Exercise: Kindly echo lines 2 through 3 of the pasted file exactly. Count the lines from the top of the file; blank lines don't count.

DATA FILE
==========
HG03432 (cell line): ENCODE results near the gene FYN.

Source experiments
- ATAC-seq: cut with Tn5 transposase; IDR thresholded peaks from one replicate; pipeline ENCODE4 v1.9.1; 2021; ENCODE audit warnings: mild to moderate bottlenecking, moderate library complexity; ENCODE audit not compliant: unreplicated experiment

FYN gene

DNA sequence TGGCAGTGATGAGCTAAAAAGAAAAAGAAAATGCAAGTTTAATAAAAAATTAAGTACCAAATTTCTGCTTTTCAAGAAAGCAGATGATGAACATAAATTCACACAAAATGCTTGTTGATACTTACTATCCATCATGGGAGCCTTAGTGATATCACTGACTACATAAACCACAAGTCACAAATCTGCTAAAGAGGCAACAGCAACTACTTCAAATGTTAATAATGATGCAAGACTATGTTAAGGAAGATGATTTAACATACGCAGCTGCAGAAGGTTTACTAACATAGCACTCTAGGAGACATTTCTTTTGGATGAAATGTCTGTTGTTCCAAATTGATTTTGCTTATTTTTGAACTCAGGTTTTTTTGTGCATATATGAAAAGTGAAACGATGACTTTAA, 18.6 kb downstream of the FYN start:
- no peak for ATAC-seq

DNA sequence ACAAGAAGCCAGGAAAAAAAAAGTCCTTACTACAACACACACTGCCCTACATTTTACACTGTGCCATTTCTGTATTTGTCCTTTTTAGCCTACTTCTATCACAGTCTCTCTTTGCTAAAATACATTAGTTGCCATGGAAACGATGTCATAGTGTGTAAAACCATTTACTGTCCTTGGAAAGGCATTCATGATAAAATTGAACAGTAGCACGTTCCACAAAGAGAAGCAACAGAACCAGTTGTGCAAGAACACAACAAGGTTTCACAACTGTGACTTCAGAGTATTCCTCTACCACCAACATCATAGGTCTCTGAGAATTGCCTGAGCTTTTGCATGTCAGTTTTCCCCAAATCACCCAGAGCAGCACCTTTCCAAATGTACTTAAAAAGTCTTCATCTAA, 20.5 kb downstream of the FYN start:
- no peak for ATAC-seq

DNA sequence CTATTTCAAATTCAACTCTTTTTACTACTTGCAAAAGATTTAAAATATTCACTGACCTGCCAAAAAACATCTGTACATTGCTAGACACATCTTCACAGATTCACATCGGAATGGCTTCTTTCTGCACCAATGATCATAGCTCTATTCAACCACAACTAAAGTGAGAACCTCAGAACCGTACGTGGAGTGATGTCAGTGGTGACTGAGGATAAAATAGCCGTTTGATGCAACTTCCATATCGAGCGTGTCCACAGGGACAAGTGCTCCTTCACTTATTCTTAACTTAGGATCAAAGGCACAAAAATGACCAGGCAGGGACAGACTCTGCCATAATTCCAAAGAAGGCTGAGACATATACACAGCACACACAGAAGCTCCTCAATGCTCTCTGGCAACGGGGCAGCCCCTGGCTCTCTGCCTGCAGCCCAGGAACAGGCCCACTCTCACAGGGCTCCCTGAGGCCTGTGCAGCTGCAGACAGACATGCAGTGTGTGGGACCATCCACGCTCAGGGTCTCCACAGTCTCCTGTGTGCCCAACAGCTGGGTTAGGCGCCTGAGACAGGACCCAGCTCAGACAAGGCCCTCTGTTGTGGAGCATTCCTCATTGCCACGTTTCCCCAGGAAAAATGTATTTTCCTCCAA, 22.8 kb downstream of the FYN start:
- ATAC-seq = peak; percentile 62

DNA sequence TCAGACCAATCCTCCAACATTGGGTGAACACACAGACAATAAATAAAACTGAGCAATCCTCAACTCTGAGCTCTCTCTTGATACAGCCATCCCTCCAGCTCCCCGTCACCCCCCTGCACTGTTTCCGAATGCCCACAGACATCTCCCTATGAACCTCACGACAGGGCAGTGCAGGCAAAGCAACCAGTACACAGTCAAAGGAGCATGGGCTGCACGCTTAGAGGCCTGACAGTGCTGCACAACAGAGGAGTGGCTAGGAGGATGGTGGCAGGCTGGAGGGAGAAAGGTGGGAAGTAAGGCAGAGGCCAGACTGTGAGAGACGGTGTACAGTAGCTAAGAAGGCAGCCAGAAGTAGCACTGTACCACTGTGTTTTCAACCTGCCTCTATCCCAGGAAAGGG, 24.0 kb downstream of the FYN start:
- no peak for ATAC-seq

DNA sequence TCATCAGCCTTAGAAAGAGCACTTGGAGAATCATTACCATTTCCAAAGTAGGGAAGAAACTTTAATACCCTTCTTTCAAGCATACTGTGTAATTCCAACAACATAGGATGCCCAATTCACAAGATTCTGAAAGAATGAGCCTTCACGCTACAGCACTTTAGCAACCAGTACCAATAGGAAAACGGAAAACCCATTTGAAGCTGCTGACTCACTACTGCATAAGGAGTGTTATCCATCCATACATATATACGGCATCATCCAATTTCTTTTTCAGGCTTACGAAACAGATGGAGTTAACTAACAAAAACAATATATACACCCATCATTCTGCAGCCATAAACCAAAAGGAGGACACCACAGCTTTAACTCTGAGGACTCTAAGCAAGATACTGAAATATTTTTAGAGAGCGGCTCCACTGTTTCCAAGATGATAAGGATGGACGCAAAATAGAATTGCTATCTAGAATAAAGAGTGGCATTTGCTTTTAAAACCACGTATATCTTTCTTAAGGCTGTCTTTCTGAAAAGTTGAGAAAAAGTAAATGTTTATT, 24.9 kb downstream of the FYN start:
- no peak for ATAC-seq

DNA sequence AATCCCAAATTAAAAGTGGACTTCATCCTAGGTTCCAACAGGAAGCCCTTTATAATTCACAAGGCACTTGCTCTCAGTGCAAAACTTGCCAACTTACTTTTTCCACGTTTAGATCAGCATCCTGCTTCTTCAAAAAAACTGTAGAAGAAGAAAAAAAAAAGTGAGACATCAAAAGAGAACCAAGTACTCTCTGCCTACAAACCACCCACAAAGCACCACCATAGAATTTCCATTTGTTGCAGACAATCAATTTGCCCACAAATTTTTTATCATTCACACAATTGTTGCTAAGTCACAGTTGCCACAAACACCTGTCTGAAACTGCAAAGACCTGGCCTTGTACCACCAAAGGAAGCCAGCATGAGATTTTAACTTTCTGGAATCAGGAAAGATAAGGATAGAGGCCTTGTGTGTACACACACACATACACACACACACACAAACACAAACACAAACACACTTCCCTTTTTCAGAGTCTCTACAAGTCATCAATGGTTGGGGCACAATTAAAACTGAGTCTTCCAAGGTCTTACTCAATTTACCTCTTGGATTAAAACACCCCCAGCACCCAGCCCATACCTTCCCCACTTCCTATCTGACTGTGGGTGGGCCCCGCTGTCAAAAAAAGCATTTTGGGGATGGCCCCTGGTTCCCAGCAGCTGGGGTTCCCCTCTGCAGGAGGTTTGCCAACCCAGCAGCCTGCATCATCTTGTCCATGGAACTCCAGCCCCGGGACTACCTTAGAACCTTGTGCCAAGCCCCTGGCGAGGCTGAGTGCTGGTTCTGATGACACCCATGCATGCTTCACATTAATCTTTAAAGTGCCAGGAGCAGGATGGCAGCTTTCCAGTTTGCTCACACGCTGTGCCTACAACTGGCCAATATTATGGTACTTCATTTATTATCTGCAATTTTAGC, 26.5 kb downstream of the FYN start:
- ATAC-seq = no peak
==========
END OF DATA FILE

Source experiments
- ATAC-seq: cut with Tn5 transposase; IDR thresholded peaks from one replicate; pipeline ENCODE4 v1.9.1; 2021; ENCODE audit warnings: mild to moderate bottlenecking, moderate library complexity; ENCODE audit not compliant: unreplicated experiment